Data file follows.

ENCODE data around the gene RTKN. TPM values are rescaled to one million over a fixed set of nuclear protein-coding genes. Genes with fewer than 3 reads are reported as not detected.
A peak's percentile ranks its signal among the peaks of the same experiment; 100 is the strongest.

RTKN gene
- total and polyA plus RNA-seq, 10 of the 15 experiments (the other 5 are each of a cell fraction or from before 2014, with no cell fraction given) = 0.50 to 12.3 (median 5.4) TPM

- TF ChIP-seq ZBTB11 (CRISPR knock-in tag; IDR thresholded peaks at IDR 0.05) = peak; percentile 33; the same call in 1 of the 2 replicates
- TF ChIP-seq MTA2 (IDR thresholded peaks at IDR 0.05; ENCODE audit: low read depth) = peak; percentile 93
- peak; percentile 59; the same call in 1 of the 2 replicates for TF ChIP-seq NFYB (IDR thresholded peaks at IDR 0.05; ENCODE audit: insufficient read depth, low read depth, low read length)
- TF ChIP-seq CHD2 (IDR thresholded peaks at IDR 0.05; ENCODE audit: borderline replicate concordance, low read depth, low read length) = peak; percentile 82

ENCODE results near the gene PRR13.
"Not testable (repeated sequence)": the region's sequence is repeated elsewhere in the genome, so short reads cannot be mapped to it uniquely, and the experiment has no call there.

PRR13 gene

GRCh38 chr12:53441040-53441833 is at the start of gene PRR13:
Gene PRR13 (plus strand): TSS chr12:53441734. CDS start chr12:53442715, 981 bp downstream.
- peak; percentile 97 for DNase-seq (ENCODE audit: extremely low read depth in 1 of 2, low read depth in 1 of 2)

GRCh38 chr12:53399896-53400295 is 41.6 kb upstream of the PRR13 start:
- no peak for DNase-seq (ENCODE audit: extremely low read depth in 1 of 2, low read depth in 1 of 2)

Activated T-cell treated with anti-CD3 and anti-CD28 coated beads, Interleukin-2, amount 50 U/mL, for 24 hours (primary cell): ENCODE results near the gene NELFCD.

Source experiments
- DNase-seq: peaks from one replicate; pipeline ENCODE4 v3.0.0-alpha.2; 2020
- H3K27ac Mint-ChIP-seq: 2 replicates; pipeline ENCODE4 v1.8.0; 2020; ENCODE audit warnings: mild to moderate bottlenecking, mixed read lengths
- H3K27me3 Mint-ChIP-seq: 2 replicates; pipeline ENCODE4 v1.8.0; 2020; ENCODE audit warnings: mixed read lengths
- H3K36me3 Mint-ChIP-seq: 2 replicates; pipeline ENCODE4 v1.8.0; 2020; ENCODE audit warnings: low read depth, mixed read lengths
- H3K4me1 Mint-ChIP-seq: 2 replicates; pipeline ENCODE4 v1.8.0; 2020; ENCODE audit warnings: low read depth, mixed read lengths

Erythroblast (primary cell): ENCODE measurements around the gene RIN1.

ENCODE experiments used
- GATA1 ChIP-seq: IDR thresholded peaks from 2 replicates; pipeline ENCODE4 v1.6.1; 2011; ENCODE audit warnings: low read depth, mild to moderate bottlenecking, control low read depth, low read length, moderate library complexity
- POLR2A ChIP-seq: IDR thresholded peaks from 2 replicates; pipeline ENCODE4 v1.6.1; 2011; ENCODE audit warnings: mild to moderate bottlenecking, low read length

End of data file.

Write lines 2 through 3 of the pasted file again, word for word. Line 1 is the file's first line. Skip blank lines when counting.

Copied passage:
A peak's percentile ranks its signal among the peaks of the same experiment; 100 is the strongest.

RTKN gene